By Hal Collier, Retired LAPD

More irony: The sights, smells, sounds of police work

How do cops deal with the irony of police work, the sights, sounds and smells of police work? [This will also apply to all first responders, fire personnel, EMT and some hospital staff.] We all deal with horrific sights in our own manner and I’m going to describe just a few of the ways. I’m not an expert or have any type of psychology training but I am a product of my environment. For thirty-five years I’ve seen things that would make Edgar Allan Poe cringe, and he was crazy!


I’ve seen countless homicides, suicides, traffic accidents and way too many natural deaths with delayed discoveries. The sights are the hardest to forget but more on that later. The easy ones are the sounds. Huh, what sounds? Have you ever heard the crash of a major traffic collision that happens right in front of you? Have you ever heard the thud of a body hitting the ground from a four story jump? Have you ever heard a person take their last gasp of air? The cry of a mother as she holds her dead child (SIDS) will never leave you!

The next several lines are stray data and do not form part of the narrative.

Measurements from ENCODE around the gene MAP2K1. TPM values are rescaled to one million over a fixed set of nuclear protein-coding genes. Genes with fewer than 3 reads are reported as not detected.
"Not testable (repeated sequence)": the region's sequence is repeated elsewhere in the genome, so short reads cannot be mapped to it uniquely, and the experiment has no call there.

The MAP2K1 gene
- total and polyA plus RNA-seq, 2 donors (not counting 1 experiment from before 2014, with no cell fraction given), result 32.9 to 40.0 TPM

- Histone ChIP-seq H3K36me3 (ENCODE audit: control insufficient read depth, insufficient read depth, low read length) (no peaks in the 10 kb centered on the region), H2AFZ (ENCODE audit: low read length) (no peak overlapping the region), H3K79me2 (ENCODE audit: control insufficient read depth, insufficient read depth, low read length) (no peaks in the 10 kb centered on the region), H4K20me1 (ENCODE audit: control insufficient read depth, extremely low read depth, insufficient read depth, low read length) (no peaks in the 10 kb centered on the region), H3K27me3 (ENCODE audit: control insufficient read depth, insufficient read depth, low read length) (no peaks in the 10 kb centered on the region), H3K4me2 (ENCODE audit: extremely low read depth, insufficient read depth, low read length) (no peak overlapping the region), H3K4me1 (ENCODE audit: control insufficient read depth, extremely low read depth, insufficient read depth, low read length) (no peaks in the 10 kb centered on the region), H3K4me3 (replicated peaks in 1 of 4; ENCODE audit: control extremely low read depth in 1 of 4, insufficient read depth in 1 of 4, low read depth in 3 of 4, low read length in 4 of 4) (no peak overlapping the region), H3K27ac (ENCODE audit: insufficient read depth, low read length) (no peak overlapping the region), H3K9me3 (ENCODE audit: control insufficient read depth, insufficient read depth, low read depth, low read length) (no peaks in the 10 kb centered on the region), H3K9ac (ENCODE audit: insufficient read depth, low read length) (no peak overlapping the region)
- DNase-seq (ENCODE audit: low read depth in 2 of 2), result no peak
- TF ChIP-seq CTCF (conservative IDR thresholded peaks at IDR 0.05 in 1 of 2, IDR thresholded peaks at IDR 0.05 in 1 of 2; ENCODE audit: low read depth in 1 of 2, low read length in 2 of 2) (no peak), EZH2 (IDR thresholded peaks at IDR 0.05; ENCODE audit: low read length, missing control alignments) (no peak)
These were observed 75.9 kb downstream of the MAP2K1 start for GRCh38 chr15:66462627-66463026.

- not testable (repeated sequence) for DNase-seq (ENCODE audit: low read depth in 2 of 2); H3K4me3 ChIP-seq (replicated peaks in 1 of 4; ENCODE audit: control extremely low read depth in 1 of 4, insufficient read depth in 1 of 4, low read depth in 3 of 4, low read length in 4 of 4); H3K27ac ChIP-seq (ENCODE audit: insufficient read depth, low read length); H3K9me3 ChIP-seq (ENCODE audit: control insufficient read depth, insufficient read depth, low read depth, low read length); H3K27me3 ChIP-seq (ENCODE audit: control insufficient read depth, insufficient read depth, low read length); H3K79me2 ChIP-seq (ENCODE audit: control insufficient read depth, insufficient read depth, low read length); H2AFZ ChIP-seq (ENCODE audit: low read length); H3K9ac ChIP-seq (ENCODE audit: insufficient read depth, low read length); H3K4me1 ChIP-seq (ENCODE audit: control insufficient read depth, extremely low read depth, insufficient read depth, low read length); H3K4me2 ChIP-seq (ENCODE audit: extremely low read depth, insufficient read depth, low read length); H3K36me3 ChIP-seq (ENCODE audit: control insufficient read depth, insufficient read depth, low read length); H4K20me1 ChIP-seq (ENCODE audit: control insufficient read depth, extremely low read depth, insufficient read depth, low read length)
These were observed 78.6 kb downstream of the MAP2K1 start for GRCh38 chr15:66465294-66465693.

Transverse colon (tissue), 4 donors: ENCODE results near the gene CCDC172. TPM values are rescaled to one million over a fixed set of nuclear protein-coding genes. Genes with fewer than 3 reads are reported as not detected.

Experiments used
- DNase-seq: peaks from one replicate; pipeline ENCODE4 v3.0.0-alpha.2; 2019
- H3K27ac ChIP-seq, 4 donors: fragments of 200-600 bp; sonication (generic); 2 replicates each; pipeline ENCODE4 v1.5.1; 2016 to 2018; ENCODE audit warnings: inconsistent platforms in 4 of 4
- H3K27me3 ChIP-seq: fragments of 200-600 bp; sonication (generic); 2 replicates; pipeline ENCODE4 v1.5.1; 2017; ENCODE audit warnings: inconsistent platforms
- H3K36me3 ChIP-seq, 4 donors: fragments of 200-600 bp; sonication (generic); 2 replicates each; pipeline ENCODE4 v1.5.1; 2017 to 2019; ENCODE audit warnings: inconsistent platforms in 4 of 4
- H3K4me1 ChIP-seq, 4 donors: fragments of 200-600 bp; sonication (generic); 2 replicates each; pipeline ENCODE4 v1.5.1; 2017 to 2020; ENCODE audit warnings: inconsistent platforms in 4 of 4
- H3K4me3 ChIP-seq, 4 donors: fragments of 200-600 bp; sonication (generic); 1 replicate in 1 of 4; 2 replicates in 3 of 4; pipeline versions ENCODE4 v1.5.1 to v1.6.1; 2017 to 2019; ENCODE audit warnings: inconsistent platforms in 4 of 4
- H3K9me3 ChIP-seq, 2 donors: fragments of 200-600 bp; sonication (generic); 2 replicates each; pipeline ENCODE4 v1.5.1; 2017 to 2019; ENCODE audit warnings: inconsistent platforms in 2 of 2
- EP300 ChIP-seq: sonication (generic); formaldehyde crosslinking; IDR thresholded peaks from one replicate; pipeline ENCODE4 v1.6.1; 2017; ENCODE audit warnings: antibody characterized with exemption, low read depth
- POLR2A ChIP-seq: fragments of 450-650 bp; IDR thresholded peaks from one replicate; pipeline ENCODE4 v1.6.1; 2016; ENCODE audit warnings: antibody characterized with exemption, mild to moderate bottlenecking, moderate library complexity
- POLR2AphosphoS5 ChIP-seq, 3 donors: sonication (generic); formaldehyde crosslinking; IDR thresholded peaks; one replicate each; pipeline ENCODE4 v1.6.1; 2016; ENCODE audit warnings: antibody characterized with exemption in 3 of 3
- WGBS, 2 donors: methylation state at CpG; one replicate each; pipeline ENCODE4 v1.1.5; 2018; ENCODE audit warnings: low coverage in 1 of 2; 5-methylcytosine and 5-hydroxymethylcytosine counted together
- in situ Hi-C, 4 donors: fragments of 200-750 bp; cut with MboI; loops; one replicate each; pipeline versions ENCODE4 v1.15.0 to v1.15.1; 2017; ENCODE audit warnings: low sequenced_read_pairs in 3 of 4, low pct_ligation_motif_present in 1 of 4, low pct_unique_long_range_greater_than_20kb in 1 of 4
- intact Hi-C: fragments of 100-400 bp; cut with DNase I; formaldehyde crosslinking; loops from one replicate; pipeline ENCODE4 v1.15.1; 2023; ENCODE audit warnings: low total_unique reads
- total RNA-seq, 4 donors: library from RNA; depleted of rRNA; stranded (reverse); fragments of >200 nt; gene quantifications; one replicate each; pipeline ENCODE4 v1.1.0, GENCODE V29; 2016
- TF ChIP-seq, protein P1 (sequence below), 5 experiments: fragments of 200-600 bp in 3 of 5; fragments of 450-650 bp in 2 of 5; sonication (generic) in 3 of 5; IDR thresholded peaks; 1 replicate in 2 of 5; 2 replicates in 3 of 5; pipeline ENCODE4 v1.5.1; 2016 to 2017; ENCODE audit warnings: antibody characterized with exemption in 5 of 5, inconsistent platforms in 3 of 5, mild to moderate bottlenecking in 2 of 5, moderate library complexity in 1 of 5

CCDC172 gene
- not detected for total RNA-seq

Smells: Have you ever smelled a long decomposing body? It’s an odor that you’ll never forget, or get used to. I was once in a deadly four-story apartment building fire. Some of the tenants jumped from their windows to escape the fire. For years after I associated the smell of smoke with their deaths. Any fireman and some cops can tell you about the reek of burned human flesh.


And last, on a lighter note, the smell of fresh dog shit that your probationer stepped in and then spread on the inside of the floorboard of you police car?  That’s a trip to the police garage to hose out the floorboard. My wife says I’ve lost my sense of smell.

I think of it as evolution.

Come back next Sunday, May 29th for more cop irony from Hal Collier.